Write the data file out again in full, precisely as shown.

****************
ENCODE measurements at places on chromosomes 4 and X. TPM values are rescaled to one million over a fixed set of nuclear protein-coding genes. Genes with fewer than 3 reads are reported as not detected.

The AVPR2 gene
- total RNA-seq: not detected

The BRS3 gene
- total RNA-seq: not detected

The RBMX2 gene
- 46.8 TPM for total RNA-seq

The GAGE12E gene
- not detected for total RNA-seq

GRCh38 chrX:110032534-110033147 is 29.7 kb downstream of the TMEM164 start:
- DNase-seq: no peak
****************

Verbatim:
ENCODE measurements at places on chromosomes 4 and X. TPM values are rescaled to one million over a fixed set of nuclear protein-coding genes. Genes with fewer than 3 reads are reported as not detected.

The AVPR2 gene
- total RNA-seq: not detected

The BRS3 gene
- total RNA-seq: not detected

The RBMX2 gene
- 46.8 TPM for total RNA-seq

The GAGE12E gene
- not detected for total RNA-seq

GRCh38 chrX:110032534-110033147 is 29.7 kb downstream of the TMEM164 start:
- DNase-seq: no peak